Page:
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Measuring Flow Records a 5-Fold Increase in Flow During Moyamoya Revascularization

By Susan Eymann, MS28 Mar 2024

Moyamoya is a rare, progressive cerebrovascular disease caused by blocked arteries at the base of the brain. Moyamoya, or “puff of smoke” in Japanese, describes the tangled appearance of tiny vessels that attempt to compensate for the blockage. Without treatment, children can experience one or more cerebral ischemic events. In adults, cerebral hemorrhages occur. But with the right treatment, patients can live healthy, normal lives.

There are two primary treatments for moyamoya. One is indirect where a section of an artery that is normally connected to the scalp is rerouted onto the surface of the brain. New blood vessels sprout (synangiosis) from this artery into the brain, restoring blood flow to the underlying ischemic area(s) of the brain.

The second treatment is direct surgical revascularization with an extracranial-intracranial (EC-IC) bypass. During this procedure, the superficial temporal artery (STA) is cut and then reconnected to one or more recipient intracranial cerebral arteries, typically the middle cerebral artery (MCA). This therapy is more commonly used in adults because their cerebral vessels are larger than those in children. A combination of both techniques is frequently used in adults.

In the largest single-center study, to date, for direct moyamoya revascularization,1 Stanford University cerebrovascular surgeons compiled hemodynamic data from 18 years (496 revascularization procedures in 292 patients) of surgical revascularizations to treat moyamoya disease. Both before and after completion of the EC-IC bypass, STA and MCA blood flows were measured with the Transonic Charbel Micro-Flowprobe®. After bypass flow augmentation, MCA flow increased fivefold - mean flow of 23.9 +1.0 mL/min. The diameter of the STA bypass conduit was the main determinant for blood flow augmentation. High post-anastomosis middle cerebral artery (MCA) flow was associated with postoperative hemorrhage and transient neurologic deficits.

In a follow-up study of 19 consecutive patients at the University of Miami,2 the moyamoya EC-IC bypass surgery protocol was refined to anastomose the donor extracranial STA to two recipient cerebral arteries to perfuse two cerebral territories at the same time. The addition of the second anastomosis increased overall average bypass flow by 50%. The clinicians concluded that the one-donor, two- recipient technique allows a shorter dissection time while still preserving blood flow to the scalp. Routine use of intraoperative volumetric flow measurements in such surgeries provided a deeper understanding of the hemodynamic impact on individual patients.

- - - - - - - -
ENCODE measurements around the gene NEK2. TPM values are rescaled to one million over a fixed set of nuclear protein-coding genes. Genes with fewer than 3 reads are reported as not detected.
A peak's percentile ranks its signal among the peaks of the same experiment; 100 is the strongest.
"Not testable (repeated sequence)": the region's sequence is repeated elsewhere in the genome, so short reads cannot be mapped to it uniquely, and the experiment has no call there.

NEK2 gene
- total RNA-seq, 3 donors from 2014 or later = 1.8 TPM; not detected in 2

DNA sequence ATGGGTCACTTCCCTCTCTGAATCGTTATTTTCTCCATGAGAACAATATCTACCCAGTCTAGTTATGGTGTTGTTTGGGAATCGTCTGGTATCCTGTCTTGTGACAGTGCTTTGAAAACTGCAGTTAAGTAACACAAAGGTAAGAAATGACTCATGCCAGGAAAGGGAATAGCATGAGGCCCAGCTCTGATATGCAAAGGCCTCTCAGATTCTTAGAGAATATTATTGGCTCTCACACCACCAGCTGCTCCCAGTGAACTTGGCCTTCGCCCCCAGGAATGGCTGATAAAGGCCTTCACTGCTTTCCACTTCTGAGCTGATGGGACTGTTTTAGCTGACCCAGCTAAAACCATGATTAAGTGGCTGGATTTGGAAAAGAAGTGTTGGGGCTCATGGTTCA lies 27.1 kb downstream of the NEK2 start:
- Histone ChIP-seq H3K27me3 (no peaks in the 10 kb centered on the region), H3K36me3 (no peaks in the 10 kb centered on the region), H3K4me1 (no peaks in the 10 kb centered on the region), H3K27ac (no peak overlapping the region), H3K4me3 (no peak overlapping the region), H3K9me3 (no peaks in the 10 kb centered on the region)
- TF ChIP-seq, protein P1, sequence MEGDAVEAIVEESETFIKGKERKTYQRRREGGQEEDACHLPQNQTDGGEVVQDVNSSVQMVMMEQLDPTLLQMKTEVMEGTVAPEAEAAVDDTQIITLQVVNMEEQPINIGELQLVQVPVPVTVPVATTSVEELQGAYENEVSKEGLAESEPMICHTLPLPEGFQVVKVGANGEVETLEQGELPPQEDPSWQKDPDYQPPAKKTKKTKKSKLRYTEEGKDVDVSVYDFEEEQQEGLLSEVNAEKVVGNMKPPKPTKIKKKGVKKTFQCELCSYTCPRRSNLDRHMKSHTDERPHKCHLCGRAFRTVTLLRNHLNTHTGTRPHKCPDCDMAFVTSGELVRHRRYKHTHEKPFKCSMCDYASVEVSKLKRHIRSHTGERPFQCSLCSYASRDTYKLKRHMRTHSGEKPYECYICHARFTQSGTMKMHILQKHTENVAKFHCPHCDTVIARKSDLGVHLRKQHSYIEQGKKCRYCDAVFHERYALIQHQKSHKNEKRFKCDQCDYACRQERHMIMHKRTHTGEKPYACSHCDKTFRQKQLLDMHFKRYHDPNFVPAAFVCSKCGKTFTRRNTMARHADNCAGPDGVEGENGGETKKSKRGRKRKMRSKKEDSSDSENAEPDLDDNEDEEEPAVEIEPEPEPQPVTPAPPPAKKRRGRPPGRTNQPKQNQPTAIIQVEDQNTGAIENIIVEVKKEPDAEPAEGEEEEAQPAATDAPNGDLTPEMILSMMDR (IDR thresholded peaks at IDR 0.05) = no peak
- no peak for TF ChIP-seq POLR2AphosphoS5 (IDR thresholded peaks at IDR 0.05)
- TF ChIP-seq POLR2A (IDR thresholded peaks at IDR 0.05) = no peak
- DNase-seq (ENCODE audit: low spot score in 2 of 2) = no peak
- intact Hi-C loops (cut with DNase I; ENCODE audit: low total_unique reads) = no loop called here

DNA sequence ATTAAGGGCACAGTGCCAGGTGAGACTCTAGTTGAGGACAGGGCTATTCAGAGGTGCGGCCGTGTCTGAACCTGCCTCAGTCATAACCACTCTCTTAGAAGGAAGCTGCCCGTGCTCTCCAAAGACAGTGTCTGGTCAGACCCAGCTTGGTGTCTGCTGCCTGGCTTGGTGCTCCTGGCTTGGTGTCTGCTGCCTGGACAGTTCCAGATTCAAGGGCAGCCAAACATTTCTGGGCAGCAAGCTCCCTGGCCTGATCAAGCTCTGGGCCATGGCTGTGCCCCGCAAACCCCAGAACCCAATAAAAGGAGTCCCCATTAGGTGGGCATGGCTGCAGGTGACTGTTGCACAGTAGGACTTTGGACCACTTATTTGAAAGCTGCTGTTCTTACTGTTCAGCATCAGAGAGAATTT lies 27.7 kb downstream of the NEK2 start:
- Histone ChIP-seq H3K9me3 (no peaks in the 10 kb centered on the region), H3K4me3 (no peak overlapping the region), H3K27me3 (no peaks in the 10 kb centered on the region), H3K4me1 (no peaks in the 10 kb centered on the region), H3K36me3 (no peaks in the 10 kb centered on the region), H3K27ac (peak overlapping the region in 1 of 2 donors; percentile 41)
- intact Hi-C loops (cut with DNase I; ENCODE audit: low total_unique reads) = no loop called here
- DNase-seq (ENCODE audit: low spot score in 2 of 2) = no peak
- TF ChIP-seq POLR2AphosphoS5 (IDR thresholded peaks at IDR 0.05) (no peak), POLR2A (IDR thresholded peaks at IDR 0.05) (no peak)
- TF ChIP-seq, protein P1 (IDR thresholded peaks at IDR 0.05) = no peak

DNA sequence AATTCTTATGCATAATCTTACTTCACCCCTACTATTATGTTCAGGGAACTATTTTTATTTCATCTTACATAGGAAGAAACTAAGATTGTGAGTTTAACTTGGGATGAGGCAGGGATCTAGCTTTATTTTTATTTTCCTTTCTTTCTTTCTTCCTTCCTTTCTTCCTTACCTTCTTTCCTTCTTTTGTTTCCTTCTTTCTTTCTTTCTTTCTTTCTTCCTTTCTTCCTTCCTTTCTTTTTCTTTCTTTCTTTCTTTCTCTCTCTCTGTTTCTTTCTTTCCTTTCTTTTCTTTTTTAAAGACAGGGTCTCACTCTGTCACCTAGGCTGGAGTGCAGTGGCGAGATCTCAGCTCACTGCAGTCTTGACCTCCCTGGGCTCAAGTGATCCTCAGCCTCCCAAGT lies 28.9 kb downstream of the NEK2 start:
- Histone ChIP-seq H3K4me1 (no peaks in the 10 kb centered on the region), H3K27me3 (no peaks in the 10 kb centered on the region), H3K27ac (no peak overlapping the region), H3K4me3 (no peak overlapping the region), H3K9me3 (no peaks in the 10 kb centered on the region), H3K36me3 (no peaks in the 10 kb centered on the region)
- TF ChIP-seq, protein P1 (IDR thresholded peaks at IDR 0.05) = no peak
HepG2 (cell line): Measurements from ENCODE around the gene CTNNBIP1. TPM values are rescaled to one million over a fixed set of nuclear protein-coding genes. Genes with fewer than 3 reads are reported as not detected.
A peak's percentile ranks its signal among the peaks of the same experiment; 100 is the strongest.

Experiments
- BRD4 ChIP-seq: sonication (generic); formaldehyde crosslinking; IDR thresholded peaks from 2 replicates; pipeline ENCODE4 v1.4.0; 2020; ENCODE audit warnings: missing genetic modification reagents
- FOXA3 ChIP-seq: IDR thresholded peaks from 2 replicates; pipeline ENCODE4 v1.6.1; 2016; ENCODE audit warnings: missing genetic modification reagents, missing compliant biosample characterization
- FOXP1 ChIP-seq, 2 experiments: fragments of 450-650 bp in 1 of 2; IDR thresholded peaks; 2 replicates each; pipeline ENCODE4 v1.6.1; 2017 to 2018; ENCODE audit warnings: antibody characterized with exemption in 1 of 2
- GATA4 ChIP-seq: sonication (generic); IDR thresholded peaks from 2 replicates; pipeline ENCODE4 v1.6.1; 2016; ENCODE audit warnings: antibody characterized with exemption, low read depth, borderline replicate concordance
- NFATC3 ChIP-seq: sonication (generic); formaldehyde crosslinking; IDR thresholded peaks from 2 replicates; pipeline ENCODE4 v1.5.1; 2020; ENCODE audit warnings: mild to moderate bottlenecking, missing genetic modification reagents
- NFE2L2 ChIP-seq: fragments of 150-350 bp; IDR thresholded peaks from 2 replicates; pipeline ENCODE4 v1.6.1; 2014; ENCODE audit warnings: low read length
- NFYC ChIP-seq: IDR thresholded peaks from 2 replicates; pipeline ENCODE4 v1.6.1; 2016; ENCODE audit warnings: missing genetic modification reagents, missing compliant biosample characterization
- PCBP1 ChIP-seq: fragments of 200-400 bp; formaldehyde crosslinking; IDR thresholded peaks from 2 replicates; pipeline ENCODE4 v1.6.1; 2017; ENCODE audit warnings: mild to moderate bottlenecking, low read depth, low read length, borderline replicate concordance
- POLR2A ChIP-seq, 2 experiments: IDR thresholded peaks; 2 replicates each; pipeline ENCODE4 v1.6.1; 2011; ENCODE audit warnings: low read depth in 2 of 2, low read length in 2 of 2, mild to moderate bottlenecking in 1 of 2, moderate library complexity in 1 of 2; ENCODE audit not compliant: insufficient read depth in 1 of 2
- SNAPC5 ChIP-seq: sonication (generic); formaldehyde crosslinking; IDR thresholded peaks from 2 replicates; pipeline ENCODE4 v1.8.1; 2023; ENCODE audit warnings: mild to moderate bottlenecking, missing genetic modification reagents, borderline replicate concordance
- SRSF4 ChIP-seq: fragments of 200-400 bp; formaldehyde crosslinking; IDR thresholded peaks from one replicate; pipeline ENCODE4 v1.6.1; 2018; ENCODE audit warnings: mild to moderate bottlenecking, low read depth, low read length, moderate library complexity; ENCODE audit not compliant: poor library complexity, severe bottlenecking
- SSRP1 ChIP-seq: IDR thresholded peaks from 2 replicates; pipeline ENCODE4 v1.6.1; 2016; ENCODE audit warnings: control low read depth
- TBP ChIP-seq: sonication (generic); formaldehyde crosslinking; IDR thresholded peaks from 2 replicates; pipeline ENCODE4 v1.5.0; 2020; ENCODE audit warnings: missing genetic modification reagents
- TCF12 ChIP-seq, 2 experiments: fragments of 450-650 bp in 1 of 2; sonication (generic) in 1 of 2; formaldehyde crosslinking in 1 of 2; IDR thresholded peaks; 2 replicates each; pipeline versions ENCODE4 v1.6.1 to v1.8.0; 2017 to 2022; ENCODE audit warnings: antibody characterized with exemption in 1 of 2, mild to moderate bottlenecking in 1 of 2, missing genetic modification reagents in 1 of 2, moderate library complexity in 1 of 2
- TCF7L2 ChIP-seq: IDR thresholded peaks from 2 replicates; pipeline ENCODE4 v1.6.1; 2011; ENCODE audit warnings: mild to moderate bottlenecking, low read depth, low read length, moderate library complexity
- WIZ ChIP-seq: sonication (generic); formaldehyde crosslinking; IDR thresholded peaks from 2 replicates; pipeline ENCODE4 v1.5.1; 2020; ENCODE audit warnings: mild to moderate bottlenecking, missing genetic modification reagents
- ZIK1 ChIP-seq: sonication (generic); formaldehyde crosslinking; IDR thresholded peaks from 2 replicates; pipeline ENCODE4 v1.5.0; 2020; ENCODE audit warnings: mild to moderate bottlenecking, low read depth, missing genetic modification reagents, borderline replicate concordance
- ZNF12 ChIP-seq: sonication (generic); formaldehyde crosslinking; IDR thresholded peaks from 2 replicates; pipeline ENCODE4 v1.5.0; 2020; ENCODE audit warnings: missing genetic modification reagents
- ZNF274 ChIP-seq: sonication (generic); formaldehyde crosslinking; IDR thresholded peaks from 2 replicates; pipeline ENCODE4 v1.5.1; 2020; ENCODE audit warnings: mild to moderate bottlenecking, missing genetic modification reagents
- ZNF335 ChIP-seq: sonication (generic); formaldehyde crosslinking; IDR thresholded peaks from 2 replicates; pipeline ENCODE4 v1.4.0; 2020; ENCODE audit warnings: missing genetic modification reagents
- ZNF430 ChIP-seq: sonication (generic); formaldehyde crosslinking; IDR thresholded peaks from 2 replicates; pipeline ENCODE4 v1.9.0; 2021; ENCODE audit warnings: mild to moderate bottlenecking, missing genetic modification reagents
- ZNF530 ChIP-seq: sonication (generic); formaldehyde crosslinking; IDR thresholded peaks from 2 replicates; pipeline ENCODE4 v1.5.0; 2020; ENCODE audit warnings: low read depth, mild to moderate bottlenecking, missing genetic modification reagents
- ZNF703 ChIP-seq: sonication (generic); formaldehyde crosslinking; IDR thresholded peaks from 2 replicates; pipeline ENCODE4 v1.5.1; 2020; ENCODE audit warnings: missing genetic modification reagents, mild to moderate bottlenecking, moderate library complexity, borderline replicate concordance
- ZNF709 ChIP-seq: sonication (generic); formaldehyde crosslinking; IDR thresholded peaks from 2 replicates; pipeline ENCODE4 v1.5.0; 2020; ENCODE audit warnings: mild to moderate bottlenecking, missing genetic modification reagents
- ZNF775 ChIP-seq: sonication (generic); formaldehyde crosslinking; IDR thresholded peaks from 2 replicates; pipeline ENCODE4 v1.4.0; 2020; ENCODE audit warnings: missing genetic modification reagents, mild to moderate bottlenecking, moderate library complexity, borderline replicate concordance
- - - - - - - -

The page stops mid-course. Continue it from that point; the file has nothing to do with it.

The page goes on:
In another study that included 97 surgeries,3 Japanese surgeons discovered that measuring intraoperative graft flow during EC-IC moyamoya bypass surgery may be an effective means of predicting hyperperfusion, a significant complication of direct bypass surgery for moyamoya disease that can cause temporary neurological deterioration or hemorrhagic stroke. Early detection could facilitate early therapeutic intervention.

In each of these studies, measuring blood flow intraoperatively with the Charbel Micro-Flowprobe enhanced intraoperative hemodynamic assessment that was integral to the revascularization protocol.


1Lee M, et al, “Intraoperative blood flow analysis of direct revascularization in patients with moyamoya disease,” J Cereb Blood Flow Metab. 2011 Jan;31(1):262-74. 

2Khan NR, Lu VM, Elarjani T, Silva MA, Jamshidi AM, Cajigas I, Morcos JJ. One-donor, two-recipient extracranial-intracranial bypass series for moyamoya and cerebral occlusive disease: rationale, clinical and angiographic outcomes, and intraoperative blood flow analysis. J Neurosurg. 2021 Aug 20;136(3):627-636.

3Nakamura A, Kawashima A, Nomura S, Kawamata T. Measurement of Intraoperative Graft Flow Predicts Radiological Hyperperfusion during Bypass Surgery in Patients with Moyamoya Disease. Cerebrovasc Dis Extra. 2020;10(2):66-75.